Of course Ross Ulbricht wasn't punished like the bankers who crashed the global financial system. His crimes presented insufficient opportunities for graft.

  • ||

    May the prosecution and judge find nothing but misery in their worthless lives.

  • Agile Cyborg||

    The prosecution likely went to a party in the legal burbs and drunkenly grunted coke off stripper ass- which I approve of but without the motherfucking goddamn evil hypocrisy. Winning is a sport for prosecutors- not a moral or ethical duty. Interesting how the fucking word Freedom ever found its way into the goddamn American vernacular.

  • Rockabilly||

    Creeping totalitarianism

    I have a natural right to control my own body.
    In addition, the US Constitution does not give government any authority to say what a citizen can and can't put into their body.

    Thus, the war on drugs is not only a violation of our natural rights but un Constitutional.

    I call for a mass impeachment of the DC elite.

    Their crimes, including gun control, social security, obamacare, and centralized government spying, can no longer be ignored by a nation conceived in liberty.

  • Paul.||

    Liberty is a dog-whistle for racism.

  • Acheron||

    It would have been more humane for a government stormtrooper to walk behind this poor soul deliver a bullet in the back of his head.

    See, that's what the sadistic, bloodthirsty 'law & order' conservatives don't get - the rest of your days in a cage is far worse than the prick of needle and a long nap.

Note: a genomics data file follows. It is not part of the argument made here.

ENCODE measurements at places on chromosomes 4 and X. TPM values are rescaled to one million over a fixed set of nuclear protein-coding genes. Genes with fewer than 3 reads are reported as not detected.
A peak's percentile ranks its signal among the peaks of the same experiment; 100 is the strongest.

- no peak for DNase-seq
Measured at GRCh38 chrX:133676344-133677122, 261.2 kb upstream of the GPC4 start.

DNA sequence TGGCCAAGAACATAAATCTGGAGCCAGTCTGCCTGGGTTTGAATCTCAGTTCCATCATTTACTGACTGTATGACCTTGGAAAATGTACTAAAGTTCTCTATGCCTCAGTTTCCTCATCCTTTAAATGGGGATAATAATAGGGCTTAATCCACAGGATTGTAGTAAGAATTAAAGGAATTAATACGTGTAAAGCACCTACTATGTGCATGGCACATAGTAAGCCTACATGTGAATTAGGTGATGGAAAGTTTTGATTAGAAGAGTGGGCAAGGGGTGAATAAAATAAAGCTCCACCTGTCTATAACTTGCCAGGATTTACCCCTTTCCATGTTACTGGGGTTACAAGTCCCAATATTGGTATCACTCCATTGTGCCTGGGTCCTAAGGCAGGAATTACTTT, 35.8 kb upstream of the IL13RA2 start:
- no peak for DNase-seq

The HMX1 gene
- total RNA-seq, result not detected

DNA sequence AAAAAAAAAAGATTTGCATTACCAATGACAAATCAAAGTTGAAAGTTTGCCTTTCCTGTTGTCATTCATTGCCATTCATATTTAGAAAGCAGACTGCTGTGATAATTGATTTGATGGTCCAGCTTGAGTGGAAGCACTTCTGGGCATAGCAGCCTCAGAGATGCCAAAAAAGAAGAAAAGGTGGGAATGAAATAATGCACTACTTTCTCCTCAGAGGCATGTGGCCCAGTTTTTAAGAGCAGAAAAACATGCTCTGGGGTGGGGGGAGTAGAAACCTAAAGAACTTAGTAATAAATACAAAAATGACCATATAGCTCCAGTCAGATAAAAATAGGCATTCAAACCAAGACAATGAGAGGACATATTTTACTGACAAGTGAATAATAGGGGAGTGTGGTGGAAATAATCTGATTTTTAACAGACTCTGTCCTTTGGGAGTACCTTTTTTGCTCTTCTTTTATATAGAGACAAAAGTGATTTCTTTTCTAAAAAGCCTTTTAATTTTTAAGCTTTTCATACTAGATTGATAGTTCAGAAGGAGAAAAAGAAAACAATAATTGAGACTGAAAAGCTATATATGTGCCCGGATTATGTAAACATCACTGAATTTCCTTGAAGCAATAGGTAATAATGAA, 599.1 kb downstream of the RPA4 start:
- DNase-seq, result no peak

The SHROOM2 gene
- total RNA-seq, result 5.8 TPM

• Unable2Reason||

    Les Misérables.

  • Remnant Psyche||

    Does he love Big Brother yet?

  • Jayburd||

    Sheep, keep your heads down and look away.

  • ThomasD||

    "Given the amazing water-muddying the prosecution achieved by talking about, but never trying Ulbricht for or proving in court beyond a reasonable doubt, allegedly planned, but never executed, murders for hire..."

    this case is so egregious there is simply no excuse for that sort of willful misrepresentation (or soft pedaling) of the facts.

    Ulbricht did solicit the murder of one of his workers. Only the person he solicited turned out to be a Fed. Said Fed then staged the murder of the intended victim and then proceeded to attempt to blackmail Ulbricht over it.

    You simply cannot extort an innocent man, the only way Ulbricht pays is because he knew he was vulnerable.